…those of us who are committed to protesting gender inequality in the church need to make sure we are operating out of pure motives. We need to always keep in mind the critical difference between effecting change in the world and effecting change in the church …, i.e. fighting for gender equality in the church is not about women’s rights or affirmative action. It is about spiritual liberation. It is not about women leading the church. It is about truly allowing Christ to be the head of the church by following the leading of the Holy Spirit when choosing who will serve in what ministry roles. It is about allowing individuals with the spiritual gift of leadership to lead, and allowing individuals with the spiritual gift of preaching, to preach, regardless of their gender.

As we swim upstream to advocate or fight for gender equality in the church, conflict and controversy will inevitably follow. We need to face it head on and deal with it in healthy ways. That’s what Jesus and the early apostles did when conflict and controversy erupted in response to their efforts to transition people from the old covenant to the new covenant. However, we cannot be conflict creators. We cannot create conflict for the sake of creating conflict. If we do that we are not operating out of pure motives. On the other hand, we cannot be conflict avoiders. If we are conflict avoiders we are operating out of fear, and “God has not given us a spirit of fear and timidity, but of power, love, and self-discipline” (2 Timothy 1:7).

 

 

I finished the manuscript I’ve been working on. Will be titled When Going with the Flow Isn’t Enough, Swim Upstream. Excerpt:

Those of us who are called to fight for gender equality in the church need to be careful about how we measure success. We need to remember that we can only control what we do, we cannot control what anyone else does in response to what we do. We also need to remember that this change in the church will only come when hearts change, and we cannot change hearts. Only God can change a heart. He may use us as instruments to change hearts, but He is the one who does the heart changing.

As we swim upstream to advocate or fight for gender equality in the church, conflict and controversy will inevitably follow. We need to face it head on and deal with it in healthy ways. That’s what Jesus and the early apostles did when conflict and controversy erupted in response to their efforts to transition people from the old covenant to the new covenant. However, we cannot be conflict creators. We cannot create conflict for the sake of creating conflict. If we do that we are not operating out of pure motives. On the other hand, we cannot be conflict avoiders. If we are conflict avoiders we are operating out of fear, and “God has not given us a spirit of fear and timidity, but of power, love, and self-discipline” (2 Timothy 1:7).

Introduction to manuscript I’m currently working on which will be titled When Going with the Flow Isn’t Enough, Swim Upstream:

Political and social movements which have changed the course of human history have always been orchestrated by individuals with a clear vision, a consuming passion, the courage to swim upstream against the status quo, the willingness to deal with the consequences of swimming upstream, and the perseverance to keep going no matter what.

As a woman who passionately believes in gender equality and lives in Lancaster County PA, I swim upstream on an almost daily basis. It’s tiring and it’s isolating. In light of this, then, you might be wondering why in the world I continue to do it. I do it because I have a dream. I have a dream that the following words of Robert Kennedy, the Apostle Paul, and Martin Luther King, Jr will finally come true.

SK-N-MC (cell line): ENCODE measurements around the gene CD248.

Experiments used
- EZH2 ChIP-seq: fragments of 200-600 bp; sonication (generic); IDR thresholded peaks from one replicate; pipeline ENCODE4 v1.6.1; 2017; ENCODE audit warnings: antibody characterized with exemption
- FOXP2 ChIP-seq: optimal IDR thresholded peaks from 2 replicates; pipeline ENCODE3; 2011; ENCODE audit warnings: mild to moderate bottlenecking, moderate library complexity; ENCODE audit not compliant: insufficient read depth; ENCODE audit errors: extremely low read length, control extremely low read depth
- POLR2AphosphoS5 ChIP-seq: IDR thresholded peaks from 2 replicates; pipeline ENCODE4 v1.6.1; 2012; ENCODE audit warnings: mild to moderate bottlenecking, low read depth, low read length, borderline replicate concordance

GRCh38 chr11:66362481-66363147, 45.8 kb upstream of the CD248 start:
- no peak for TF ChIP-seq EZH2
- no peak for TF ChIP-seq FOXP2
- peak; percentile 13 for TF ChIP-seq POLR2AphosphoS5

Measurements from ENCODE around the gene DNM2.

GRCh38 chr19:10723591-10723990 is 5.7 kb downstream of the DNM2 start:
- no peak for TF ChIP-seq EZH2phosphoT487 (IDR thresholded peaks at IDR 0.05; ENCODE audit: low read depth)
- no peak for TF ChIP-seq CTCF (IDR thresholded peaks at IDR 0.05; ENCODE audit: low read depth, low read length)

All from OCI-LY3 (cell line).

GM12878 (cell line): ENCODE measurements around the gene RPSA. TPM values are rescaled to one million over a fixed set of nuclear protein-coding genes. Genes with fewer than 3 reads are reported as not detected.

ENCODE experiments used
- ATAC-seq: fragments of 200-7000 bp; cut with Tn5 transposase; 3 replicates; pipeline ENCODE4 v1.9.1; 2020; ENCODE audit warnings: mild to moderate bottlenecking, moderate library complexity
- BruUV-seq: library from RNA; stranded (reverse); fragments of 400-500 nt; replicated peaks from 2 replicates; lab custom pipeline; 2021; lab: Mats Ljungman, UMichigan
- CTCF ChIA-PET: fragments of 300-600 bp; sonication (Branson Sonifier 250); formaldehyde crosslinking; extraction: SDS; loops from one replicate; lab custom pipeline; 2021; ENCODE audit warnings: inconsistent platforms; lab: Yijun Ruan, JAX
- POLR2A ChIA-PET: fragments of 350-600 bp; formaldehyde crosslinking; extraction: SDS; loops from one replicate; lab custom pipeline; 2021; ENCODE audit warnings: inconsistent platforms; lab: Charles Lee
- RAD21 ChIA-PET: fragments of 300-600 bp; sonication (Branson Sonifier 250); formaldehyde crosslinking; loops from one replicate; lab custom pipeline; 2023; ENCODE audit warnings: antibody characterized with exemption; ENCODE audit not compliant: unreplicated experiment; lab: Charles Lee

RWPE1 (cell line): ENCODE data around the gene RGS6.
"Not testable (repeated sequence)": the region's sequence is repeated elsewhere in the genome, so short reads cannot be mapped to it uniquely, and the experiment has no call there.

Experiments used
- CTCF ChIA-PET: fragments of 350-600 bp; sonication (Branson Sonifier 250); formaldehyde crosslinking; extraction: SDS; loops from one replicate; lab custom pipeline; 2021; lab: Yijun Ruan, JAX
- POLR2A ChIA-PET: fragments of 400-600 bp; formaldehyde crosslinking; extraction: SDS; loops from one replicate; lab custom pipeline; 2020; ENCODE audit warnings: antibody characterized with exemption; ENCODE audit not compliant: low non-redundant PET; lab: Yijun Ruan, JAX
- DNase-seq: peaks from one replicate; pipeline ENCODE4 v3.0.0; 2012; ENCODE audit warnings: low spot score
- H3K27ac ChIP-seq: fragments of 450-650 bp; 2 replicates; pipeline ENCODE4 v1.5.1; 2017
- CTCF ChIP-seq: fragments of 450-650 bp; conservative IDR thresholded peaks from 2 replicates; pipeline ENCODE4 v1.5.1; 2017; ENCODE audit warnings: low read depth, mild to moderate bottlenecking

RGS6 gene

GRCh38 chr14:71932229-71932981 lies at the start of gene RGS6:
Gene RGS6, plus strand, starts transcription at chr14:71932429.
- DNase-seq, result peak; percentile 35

o“Some men see things as they are and say why. I dream things that never were and say why not.” Robert Kennedy spoke these words repeatedly as he campaigned for the democratic presidential nomination in 1968.
o“There is no longer Jew or Gentile, slave or free, male and female. For you are all one in Christ Jesus” (Galatians 3:28). The Apostle Paul wrote these words to the church in Galatia in the first century.
o”I have a dream that my four little children will one day live in a nation where they will not be judged by the color of their skin but by the content of their character”. Martin Luther King Jr. proclaimed these words to thousands of people on August 28, 1963 @ the Lincoln Memorial in Washington D.C.

My dream is that children, as well as adults, will be able to pursue their dreams regardless of their gender, rather than being assigned roles based on their gender. Though I have this dream I do not have any illusions that I will lead a political or social movement which will result in full gender equality. I also have no illusions that gender equality will become a reality in my lifetime. Rather, I am hoping to plant seeds for change in some hearts.

My creative juices are FINALLY flowing after many months of them being dried up. I have been immersing myself in the writing of my new manuscript which will be titled When Going with the Flow Isn’t Enough, Swim Upstream.

Excerpt from Introduction:

“Though I realize gender inequality is global, this book is specifically about gender inequality in the United States and the role the Christian Church has played in maintaining this inequality. I also realize that the United States is light years ahead of some other countries re: gender equality and I would like to take this opportunity to express my deep gratitude and appreciation for the strides that have been made in the U.S., and to applaud the courage and perseverance of the many men and women who swam upstream to make this happen.

Having said that, I also realize that we still have a way to go to achieve full gender equality in the United States. I believe that if sexism and racism are to truly come to an end people need to be color blind and gender blind, seeing each other as equal, different yet equal. Imposing affirmative action practices and equal pay for equal work legislation will not result in gender equality. Civil rights legislation taught us that. Don’t get me wrong, I am not opposed to affirmative action practices and equal pay for equal work legislation. I think both are good things. I believe, however, that lasting change begins on the inside. Our thoughts, feelings, attitudes and values change first. Then, our behavior changes to line up with the internal changes. Jesus Christ made this same point to a group of Pharisees when he said “A good person produces good things from the treasury of a good heart, and an evil person produces evil things from the treasury of an evil heart” (Matthew 12:35).

I am writing this book in the hope that the words you will read will light a fire in your heart, making it difficult, if not impossible, for you to stand idly by as long as any members of the human race are treated as inferior second class citizens.”